Leader of Russian-occupied Ukrainian town in Kharkiv killed by car bomb

Yevgeny Yunakov, chief administrator of Velikyi Burluk, had allegedly been killed by a Ukrainian sabotage and reconnaissance group.

A HOUSE is set on fire following a military strike in Kharkiv, this week, amid Russia’s attack on Ukraine. The majority of Israelis polled believe their country should act in a way that will not significantly compromise relations with Russia. (photo credit: IVAN ALVARADO/REUTERS)
A HOUSE is set on fire following a military strike in Kharkiv, this week, amid Russia’s attack on Ukraine. The majority of Israelis polled believe their country should act in a way that will not significantly compromise relations with Russia.
(photo credit: IVAN ALVARADO/REUTERS)

The Russian-appointed administrator of a small town in the Russian-occupied east of Ukraine's Kharkiv region has been killed by a car bomb presumed to be the work of Ukrainian saboteurs, the regional occupation authorities said, according to Russia's TASS news agency.

The military-civilian administration said Yevgeny Yunakov, chief administrator of Velikyi Burluk, had been killed by a Ukrainian sabotage and reconnaissance group, according to TASS.

While Russia has said explicitly that it wants to remove the eastern Ukrainian provinces of Luhansk and Donetsk from Kyiv's control, it shows no sign of wanting to relinquish other territories that it has seized since invading Ukraine on February 24.

Residents and officials of Kharkiv requested on Wednesday for their region to be joined with Russia, TASS reported. Kharkiv, which is close to the Russian border, suffered heavy bombardment in the initial phase of the war, followed by a period of relative calm, but that has been shattered by renewed shelling in recent weeks.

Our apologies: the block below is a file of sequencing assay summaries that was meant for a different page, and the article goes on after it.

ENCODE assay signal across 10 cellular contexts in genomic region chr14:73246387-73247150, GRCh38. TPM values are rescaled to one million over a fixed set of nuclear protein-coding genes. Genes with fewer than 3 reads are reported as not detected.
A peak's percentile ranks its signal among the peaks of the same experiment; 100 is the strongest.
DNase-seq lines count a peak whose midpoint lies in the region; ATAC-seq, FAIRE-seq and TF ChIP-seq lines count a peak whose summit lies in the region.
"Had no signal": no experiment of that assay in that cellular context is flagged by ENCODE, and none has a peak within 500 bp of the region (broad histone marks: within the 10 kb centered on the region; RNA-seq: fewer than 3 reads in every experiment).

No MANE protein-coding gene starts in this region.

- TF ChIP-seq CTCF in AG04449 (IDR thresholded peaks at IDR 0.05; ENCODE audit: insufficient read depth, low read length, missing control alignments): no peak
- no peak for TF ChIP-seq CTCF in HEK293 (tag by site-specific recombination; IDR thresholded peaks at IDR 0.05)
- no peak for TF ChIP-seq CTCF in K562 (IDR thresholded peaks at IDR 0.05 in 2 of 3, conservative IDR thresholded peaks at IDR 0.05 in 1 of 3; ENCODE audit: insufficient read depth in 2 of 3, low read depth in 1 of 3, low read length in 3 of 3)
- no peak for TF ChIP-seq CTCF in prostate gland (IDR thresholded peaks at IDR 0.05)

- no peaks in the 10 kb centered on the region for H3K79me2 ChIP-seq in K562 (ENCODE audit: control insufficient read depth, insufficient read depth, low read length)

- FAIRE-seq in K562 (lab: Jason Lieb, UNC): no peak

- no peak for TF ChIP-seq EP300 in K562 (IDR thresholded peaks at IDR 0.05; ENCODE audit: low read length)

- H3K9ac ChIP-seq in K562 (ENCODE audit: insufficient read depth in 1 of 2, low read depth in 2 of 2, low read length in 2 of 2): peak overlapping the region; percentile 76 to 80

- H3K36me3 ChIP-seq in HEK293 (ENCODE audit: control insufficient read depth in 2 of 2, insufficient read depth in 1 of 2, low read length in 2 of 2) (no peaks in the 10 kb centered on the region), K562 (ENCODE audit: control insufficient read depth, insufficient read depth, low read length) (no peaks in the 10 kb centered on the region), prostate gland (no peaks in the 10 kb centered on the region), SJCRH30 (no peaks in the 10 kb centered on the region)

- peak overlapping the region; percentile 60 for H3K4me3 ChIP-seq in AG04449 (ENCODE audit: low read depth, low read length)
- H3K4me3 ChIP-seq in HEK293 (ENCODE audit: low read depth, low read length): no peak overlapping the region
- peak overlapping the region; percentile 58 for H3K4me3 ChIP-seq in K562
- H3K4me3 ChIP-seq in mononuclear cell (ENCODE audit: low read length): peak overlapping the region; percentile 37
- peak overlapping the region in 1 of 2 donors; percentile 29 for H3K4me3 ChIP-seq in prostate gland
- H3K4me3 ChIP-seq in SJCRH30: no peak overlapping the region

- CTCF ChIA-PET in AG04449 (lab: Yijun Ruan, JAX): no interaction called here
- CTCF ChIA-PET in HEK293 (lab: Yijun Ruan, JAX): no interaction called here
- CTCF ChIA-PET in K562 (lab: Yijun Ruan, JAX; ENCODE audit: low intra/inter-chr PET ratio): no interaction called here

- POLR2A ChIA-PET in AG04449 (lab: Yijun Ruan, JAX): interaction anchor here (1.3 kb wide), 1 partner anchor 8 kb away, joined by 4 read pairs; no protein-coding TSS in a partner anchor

On Monday, three people were killed and 31 injured after Russian shelling hit the city, the regional governor said. The mayor of Kharkiv, Ukraine's second-largest city, said on Telegram that the shelling struck civilian infrastructure including commercial property and a tire repair shop.

 State Emergency Service sappers inspect a building of H.S. Skovoroda Kharkiv National Pedagogical University damaged by a Russian missile strike, as Russia's attack on Ukraine continues, in Kharkiv, Ukraine July 6, 2022. (credit: REUTERS/VYACHESLAV MADIYEVSKYY) State Emergency Service sappers inspect a building of H.S. Skovoroda Kharkiv National Pedagogical University damaged by a Russian missile strike, as Russia's attack on Ukraine continues, in Kharkiv, Ukraine July 6, 2022. (credit: REUTERS/VYACHESLAV MADIYEVSKYY)

Alongside parts of the Kharkiv region in the east, Russian forces have also captured swathes of the southern Ukrainian provinces of Kherson and Zaporizhzhia.

Other targeted assassinations in Ukraine

Also on Monday, occupation authorities in Zaporizhzhia reported that Andrei Siguta, the Russian-installed district head of Melitopol, one of the first towns to fall to Russian forces, had escaped an attempt on his life by a saboteur shooting at his house.

Vladimir Rogov, a senior member of the Russian-appointed civil-military administration of Zaporizhzhia province, said on his Telegram channel that the would-be assassin had been killed in a shootout.

On June 24, a senior official in the Russian-installed Kherson regional administration was killed by a bomb, according to the deputy head of the administration.

The following day, the head of Ukrainian military intelligence declined to comment on partisan resistance efforts in occupied territories, but told Reuters that "those people who betrayed Ukraine and all those wretches who came here to destroy our country will be destroyed".